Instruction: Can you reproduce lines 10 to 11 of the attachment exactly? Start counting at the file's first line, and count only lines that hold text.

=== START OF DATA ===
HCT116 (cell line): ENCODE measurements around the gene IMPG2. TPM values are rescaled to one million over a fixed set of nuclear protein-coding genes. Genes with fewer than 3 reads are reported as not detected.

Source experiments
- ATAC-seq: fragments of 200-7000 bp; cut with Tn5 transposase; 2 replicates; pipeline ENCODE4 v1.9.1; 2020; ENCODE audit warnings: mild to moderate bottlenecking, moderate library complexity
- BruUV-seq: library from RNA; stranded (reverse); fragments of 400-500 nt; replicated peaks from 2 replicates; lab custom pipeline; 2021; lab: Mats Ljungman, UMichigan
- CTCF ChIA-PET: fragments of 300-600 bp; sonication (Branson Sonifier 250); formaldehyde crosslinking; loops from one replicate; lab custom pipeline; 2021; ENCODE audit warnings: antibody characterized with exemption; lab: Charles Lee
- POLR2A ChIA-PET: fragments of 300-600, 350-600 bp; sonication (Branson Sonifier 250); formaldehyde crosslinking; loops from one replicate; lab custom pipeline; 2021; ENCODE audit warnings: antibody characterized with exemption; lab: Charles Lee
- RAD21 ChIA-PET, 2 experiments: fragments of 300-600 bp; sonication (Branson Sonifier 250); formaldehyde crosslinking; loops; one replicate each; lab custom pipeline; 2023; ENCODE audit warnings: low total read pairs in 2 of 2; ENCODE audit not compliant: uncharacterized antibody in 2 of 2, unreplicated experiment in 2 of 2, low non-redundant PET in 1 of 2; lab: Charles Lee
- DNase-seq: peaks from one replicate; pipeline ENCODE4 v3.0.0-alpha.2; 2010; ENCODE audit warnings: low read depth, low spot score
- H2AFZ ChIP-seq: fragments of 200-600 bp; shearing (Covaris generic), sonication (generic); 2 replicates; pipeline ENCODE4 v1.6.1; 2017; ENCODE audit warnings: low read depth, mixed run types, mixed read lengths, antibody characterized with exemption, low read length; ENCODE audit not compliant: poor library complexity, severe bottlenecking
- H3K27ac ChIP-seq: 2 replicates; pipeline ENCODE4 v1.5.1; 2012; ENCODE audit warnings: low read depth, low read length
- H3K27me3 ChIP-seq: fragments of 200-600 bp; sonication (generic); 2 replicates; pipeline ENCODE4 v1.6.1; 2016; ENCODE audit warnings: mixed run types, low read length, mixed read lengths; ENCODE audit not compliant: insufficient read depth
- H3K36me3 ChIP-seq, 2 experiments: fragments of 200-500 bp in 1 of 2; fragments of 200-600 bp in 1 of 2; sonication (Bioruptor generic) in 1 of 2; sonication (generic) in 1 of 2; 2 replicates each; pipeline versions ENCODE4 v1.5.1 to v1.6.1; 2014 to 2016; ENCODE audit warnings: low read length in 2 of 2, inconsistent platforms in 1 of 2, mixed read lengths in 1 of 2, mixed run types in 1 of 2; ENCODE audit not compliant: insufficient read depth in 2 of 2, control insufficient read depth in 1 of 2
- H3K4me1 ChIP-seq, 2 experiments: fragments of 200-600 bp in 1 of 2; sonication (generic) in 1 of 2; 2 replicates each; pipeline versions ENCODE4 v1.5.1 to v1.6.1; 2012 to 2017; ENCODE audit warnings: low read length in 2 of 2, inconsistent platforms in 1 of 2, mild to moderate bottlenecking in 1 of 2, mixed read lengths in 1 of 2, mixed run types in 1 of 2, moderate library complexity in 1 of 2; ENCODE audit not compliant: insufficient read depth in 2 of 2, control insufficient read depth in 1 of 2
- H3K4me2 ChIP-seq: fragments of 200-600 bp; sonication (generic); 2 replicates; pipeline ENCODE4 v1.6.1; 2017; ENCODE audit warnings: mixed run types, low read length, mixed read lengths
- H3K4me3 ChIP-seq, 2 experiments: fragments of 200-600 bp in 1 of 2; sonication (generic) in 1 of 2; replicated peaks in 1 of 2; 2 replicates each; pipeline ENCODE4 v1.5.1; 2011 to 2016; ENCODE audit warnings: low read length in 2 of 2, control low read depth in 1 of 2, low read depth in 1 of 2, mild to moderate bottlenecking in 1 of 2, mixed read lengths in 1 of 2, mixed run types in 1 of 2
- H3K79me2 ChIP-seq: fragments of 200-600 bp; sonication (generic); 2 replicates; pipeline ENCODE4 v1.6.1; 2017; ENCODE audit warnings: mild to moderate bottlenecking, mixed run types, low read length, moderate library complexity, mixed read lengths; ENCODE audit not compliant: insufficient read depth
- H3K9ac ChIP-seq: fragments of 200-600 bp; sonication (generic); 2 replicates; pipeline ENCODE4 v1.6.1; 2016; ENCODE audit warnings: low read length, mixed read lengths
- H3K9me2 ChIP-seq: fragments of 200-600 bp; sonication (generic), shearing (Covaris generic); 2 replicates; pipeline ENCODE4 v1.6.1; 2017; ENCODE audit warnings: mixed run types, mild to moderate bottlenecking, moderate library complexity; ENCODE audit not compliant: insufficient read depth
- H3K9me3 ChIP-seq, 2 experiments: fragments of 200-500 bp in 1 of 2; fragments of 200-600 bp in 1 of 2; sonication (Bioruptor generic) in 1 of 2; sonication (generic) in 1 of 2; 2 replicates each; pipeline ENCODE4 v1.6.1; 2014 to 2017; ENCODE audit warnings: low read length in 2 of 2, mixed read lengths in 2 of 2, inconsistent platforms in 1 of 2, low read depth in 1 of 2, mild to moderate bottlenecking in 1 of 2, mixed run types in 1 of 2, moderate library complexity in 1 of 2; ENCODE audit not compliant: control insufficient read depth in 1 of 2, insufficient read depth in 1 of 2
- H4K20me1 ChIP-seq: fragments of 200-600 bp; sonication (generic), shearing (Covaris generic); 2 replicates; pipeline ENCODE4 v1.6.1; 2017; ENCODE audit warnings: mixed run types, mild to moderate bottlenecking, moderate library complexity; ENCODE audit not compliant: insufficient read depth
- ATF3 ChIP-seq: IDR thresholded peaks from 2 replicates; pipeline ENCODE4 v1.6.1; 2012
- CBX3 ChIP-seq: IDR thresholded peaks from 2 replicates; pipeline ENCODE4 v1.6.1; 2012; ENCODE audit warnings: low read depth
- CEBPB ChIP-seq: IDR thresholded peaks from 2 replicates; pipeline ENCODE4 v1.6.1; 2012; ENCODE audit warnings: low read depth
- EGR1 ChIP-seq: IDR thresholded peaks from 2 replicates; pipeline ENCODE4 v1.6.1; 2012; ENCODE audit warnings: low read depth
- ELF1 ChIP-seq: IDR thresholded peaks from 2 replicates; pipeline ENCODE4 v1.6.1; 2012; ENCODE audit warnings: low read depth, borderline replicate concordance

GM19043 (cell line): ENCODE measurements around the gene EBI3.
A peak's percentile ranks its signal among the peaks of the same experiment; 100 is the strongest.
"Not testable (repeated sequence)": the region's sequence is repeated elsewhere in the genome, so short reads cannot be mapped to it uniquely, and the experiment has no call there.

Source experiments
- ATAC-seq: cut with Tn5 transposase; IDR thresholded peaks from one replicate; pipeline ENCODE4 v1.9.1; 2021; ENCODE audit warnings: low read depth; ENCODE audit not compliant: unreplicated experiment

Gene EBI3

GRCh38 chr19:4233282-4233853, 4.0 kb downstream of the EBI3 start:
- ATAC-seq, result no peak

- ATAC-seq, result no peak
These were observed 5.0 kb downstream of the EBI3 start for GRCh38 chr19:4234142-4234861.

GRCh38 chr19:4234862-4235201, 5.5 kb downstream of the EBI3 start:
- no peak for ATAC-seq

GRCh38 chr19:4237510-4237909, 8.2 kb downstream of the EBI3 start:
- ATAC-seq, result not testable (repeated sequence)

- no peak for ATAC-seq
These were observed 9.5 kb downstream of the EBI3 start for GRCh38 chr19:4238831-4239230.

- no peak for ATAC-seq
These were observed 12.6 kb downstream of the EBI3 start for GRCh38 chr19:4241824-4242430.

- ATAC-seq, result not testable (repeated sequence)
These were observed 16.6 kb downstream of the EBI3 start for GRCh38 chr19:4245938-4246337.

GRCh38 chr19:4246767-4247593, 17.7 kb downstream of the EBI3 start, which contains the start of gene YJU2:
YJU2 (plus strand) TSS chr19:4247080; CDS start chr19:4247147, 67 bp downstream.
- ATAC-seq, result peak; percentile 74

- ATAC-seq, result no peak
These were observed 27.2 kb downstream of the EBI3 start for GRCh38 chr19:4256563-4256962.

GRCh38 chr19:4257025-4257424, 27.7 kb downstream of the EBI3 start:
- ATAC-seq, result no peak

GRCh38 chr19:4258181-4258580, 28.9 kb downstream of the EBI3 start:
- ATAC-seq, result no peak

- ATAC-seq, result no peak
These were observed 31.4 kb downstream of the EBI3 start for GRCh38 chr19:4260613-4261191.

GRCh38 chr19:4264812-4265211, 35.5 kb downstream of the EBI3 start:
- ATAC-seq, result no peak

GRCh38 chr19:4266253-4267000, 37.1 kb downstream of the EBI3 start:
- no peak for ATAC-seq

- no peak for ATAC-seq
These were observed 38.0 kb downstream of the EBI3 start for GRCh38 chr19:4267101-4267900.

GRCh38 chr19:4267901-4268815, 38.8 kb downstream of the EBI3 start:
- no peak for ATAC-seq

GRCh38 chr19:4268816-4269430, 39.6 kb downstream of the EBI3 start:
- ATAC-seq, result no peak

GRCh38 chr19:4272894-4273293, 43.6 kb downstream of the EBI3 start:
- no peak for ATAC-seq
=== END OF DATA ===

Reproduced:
- H3K27ac ChIP-seq: 2 replicates; pipeline ENCODE4 v1.5.1; 2012; ENCODE audit warnings: low read depth, low read length
- H3K27me3 ChIP-seq: fragments of 200-600 bp; sonication (generic); 2 replicates; pipeline ENCODE4 v1.6.1; 2016; ENCODE audit warnings: mixed run types, low read length, mixed read lengths; ENCODE audit not compliant: insufficient read depth